And here with me is our co has David cozy and you know, and you, you want to, you want to be like, Hey guys, you know,

David Krohse: I'm trying.

Jacques Hopkins: Yeah. And you know that, that reminds me of something that James Wedmore said. Who's, who's big in the video space? Online courses. I learned a lot from him initially, very early on, 2013 2014 I took kind of a course from him on YouTube.

That he did with a company called creative live, and that's kind of the main way I got my feet wet with YouTube, was learning from him. And one of the things that really jumped out at me that he had said early on was, look, the camera takes about, takes away about 20% of your energy. So you have to almost go over the top when you're talking into a camera for you to come across as normal.

And so I have, I've taken that to heart throughout a lot of my videos, especially like YouTube videos and marketing videos. And I think that's really true. So keep that in mind that for whatever reason, the camera kinda sucks away like 20% of your energy. You almost have to just, you have to bring it up to about 120% so that you seem normal when you're watching back on the, on the video.

David Krohse: Definitely. Yeah. It's been a growth experience for me to really try to have good energy on videos and. Actually my most recent video that I put out on YouTube, if you go and watch it, I think it's just called like the story of back pain, but look up David Crosy on YouTube. I tried to put so much energy in this.

There's no way I could have done it a couple of years ago because it just took time. But my goal is that when I eventually released that on Facebook, it's going to be for my local community, just people that are dealing with back pain. But I expect the comments to be like, what kind of drugs is this guy on?

And where could I get them? Because I just, it's a funny video. Essentially there's a certain muscle down in the low back called the multifidus that if it's not working right, it's just a key problem in low back pain. And I got the steak and like put googly eyes on it to represent the multifidus muscles and just, just really tried to have this super high level of energy, but I can't wait to see people's comments on that.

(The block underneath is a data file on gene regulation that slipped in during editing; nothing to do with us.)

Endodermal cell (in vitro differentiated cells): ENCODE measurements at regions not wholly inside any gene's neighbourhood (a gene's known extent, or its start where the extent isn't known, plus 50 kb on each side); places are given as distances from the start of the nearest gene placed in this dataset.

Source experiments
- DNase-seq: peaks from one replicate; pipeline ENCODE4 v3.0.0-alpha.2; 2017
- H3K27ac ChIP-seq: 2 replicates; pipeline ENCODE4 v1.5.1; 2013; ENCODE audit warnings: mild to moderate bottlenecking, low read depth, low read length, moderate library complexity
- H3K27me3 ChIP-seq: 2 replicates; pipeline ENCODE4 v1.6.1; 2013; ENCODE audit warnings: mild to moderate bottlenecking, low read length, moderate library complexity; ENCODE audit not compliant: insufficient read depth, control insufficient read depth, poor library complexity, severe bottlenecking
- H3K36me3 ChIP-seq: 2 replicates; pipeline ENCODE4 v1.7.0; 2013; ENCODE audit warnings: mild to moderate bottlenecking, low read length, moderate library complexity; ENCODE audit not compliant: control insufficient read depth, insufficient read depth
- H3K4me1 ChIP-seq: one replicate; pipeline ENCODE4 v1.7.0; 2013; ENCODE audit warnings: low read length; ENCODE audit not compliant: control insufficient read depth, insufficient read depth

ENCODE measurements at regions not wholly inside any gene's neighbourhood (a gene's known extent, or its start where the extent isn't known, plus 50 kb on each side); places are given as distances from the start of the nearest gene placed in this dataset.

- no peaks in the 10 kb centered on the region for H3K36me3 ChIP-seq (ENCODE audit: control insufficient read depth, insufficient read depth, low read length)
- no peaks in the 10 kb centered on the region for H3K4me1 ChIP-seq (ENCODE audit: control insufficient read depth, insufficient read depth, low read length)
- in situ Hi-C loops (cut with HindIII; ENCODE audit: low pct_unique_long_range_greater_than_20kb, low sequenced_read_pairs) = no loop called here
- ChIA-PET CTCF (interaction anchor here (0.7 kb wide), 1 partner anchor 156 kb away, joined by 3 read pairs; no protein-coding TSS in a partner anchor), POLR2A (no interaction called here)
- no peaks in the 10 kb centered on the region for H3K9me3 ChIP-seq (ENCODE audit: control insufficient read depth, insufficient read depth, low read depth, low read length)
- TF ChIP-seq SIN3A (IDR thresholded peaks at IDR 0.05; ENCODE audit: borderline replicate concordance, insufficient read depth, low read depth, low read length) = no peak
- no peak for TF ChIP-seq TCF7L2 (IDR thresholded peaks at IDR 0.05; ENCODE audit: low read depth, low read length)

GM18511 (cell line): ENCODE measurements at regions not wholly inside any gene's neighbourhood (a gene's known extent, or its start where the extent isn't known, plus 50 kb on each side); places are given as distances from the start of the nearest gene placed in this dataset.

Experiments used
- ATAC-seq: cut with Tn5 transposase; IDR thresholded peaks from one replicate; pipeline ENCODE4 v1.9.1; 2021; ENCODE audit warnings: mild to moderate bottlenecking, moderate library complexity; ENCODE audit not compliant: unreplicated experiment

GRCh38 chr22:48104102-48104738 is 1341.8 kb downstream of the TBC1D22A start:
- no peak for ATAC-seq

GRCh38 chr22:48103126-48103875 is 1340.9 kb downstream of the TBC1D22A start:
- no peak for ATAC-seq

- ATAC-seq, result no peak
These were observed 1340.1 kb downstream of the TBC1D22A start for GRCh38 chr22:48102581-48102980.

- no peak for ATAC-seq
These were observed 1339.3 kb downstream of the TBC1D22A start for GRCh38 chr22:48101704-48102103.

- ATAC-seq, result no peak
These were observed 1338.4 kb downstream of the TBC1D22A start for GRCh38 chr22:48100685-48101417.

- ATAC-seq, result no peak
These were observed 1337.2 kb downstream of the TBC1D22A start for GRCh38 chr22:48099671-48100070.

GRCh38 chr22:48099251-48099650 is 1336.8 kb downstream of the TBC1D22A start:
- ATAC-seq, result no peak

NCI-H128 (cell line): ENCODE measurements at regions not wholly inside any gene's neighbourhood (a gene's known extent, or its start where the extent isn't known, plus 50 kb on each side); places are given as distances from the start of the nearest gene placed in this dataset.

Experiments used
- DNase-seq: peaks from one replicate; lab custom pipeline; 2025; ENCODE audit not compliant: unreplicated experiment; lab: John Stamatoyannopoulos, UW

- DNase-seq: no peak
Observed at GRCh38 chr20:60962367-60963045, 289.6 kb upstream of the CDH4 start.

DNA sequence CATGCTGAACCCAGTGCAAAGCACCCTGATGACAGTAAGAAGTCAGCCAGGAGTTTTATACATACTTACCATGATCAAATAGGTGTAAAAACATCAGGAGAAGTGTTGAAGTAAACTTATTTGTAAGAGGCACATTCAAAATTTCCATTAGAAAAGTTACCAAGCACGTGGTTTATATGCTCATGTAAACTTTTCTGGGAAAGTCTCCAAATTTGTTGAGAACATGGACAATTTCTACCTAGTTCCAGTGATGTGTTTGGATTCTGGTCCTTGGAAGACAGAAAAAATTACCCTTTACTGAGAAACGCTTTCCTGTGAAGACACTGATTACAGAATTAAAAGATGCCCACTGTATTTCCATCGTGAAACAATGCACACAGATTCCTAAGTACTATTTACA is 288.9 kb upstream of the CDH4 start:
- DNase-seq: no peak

Jacques Hopkins: Well, I can't wait to see that video, David. This, huh? Yeah. That sounds good. But, but w one thing you said was, this is not a video I would have been able to do. I wouldn't have been able to do it like this a couple of years ago. And I feel the same way about video. The videos I'm putting out there and my presentation of myself on video is far different today than it was two years ago, four years ago, six years ago.

I'm going to be even better two years from now. So I think the key takeaway is don't be scared. Just start, cause it's only gonna get better.

David Krohse: Well are you, are you pretty much done using a teleprompter entirely? I feel like you used to be pretty dependent on totally scripted.

Jacques Hopkins: Yeah, my teleprompter, honestly, David, my teleprompter doesn't fit very well with my new Sony camera.

There are times when a teleprompter is very handy, like when you're doing a 30 minute sales video or something to where you can really script it out ahead of time. So I do still feel like a teleprompter has a time and a place, but lately I have not been doing it. Mostly because I've been focused on more organic stuff and lives and things where a teleprompter wouldn't be handy, but I do need to figure out how to.

Either get my existing teleprompter working with this camera or maybe get a new teleprompter because I do plan to do teleprompter videos more in the future.

David Krohse: Gotcha. Well, based on what I see, I mean, I think, I think that you come across much better when you try to have a conversation.

Jacques Hopkins: Cool.

David Krohse: Obviously teleprompter can be done with the great energy, but sometimes it doesn't come across as natural.

Jacques Hopkins: Yeah. And you know, if you call it some of my live webinar the other day, a lot of that I was reading from notes. So you gotta when you're reading from a teleprompter, you've got to come across as if you're not reading. So that is an art in of itself. All right, David. Well, this has been a fun conversation about video and other things.

Thanks so much for joining me for another episode and thanks to everybody out there for listening to yet another episode of the online course show, and thanks to Demelza for joining us and talking a little video with us as well. For all the notes and links from today's episode, you can find the show notes by going to the online course.

Guy.com/one 30 and don't forget about our new win of the week segment. We really want you guys to participate in that and no matter how small the win is, we potentially want to share it if it can inspire and motivate other people. So if you want to participate in that record, a short audio message for us about a recent win, make sure you head to the online course guy.com/win w I n.

Thanks again everyone. We'll talk next week.